Lawyering is a profession of "great traditions and high standards." Speech by Chief Justice Robert N. Wilentz, Commencement Address - Rutgers University School of Law, Newark (June 2, 1991), in 49 Rutgers L. Rev. 1061, 1062 (1997). Consistently this Court has referred to bar admission as a "privilege burdened with conditions." In re Application of Matthews, 94 N.J. 59, 75 (1983) (citing In re Pennica, 36 N.J. 401, 433 (1962)). The core conditions, articulated more than 150 years ago in On Application for Attorney's License, 21 N.J.L. 345 (Sup. Ct. 1848), resonate as soundly in the Twenty-First Century as they did when uttered: "good moral character, a capacity for fidelity to the interests of clients, and for fairness and candor in dealings with the courts." In re Pennica, supra, 36 N.J. at 434. Today those concepts are joined together in the overall "fitness to practice" standard set forth in R. 1:25. As Justice Handler explained in In re Application of Matthews, the fitness requirement is rooted in the State's fundamental interests in regulation of the legal profession:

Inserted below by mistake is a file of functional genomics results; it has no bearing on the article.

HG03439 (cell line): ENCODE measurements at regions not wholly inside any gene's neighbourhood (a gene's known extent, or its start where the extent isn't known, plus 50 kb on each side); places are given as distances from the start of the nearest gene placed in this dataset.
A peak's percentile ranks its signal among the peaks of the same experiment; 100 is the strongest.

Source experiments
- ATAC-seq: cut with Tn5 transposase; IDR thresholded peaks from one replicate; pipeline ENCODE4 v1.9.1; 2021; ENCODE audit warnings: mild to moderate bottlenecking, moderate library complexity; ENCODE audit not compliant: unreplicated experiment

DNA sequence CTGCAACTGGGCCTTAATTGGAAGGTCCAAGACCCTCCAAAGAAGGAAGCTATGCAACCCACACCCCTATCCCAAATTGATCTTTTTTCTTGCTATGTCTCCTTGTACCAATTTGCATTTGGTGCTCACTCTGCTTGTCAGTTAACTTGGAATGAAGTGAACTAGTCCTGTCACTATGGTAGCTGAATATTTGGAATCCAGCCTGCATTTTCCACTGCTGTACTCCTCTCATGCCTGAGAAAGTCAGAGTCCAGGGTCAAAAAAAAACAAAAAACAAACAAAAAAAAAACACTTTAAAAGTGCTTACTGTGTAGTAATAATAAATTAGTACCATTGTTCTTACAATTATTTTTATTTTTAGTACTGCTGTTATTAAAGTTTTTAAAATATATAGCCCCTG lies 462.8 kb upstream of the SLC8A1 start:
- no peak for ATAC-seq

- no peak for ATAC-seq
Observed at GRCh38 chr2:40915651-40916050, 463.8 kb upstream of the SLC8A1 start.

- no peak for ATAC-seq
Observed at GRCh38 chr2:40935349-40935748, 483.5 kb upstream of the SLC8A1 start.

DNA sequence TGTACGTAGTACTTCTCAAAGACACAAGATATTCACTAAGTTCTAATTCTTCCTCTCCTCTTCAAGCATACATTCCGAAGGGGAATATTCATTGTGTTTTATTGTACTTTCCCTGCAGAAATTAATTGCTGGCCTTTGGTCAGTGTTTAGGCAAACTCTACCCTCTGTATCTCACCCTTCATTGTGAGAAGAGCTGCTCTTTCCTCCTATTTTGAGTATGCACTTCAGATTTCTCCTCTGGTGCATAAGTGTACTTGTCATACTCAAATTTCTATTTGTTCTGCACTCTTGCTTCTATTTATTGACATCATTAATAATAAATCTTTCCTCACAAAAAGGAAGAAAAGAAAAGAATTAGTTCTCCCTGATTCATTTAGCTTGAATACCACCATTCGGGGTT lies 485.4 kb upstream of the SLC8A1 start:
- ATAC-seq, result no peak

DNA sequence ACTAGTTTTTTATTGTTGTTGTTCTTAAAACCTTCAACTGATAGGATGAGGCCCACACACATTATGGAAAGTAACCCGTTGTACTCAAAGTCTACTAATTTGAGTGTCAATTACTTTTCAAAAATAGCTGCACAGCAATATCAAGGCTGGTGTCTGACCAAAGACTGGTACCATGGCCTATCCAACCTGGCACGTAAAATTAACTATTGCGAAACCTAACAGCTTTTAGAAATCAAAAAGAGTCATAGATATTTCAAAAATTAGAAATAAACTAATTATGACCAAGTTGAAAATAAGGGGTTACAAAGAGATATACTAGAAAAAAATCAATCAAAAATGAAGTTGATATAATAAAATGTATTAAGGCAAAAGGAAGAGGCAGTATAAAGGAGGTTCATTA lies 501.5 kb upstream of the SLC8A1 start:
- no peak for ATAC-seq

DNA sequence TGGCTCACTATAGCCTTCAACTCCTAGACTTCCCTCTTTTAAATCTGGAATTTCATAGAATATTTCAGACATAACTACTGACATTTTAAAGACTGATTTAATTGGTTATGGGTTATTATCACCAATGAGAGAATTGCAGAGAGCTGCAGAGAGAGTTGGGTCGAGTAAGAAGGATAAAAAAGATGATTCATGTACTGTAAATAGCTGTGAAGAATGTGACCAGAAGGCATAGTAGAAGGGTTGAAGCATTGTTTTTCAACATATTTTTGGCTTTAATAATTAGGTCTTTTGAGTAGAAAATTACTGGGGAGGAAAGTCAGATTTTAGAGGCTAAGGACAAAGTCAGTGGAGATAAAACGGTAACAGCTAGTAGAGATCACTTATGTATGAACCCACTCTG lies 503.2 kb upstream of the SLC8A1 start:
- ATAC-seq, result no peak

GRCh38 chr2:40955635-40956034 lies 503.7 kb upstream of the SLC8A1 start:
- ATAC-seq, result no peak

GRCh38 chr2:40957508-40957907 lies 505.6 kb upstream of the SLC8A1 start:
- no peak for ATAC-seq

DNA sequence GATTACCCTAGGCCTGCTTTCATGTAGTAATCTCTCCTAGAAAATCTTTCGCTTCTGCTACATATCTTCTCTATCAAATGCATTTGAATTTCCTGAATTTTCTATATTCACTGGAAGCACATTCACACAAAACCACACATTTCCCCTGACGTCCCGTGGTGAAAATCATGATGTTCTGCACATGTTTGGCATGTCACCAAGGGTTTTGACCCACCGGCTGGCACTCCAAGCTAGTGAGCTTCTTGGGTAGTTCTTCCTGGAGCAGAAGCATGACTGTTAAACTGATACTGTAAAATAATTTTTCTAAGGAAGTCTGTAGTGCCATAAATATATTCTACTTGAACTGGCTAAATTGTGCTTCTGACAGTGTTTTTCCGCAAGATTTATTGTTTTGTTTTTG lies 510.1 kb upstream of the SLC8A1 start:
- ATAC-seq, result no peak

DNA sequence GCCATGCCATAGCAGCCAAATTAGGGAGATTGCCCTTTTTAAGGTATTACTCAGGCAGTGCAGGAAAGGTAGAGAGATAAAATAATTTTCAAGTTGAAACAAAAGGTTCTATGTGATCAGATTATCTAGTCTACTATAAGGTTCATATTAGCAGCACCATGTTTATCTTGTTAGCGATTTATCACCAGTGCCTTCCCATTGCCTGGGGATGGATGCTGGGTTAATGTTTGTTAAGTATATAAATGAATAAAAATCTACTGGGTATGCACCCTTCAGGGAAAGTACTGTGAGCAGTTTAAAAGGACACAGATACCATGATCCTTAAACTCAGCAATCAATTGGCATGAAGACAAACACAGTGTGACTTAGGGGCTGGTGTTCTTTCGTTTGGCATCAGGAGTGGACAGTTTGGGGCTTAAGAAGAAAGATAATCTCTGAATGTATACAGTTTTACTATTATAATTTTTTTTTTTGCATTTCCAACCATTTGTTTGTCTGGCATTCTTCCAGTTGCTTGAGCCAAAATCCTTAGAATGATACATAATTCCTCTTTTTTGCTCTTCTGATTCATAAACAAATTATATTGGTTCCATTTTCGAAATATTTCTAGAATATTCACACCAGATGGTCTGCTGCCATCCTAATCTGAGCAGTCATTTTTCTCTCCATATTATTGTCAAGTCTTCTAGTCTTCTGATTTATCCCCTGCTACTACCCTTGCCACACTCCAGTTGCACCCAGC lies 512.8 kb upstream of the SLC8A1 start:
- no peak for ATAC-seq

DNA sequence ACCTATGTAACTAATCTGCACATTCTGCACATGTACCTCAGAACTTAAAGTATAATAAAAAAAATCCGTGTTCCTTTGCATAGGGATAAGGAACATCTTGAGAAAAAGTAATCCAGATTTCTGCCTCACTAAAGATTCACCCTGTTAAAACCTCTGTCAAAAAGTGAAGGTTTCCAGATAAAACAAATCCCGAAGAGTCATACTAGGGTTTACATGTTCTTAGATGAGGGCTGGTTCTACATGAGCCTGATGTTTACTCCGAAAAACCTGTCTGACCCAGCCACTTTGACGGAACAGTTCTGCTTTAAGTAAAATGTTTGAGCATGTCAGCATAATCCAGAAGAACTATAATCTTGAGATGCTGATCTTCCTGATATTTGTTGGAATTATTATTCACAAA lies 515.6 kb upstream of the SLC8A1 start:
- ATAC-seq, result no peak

first, the protection of prospective clients, and second, the assurance of the proper, orderly and efficient administration of justice. These governmental interests were described by the Florida Supreme Court:
The layman must have confidence that he has employed an attorney who will protect his interests. Further, society must be guaranteed that the applicant will not thwart the administration of justice. These exigencies arise because the technical nature of law provides the unscrupulous attorney with a frequent vehicle to defraud a client. Further, the lawyer can obstruct the judicial process in numerous ways, e.g., by recommending perjury, misrepresenting case holdings, or attempting to bribe judges or jurors. In re Eimers, 358 So.2d 7, 9 (Fla. 1978) (citation omitted).
. . . [A] bar applicant must possess a certain set of traits -- honesty and truthfulness, trustworthiness and reliability, and a professional commitment to the judicial process and the administration of justice. These personal characteristics are required to ensure that lawyers will serve both their clients and the administration of ...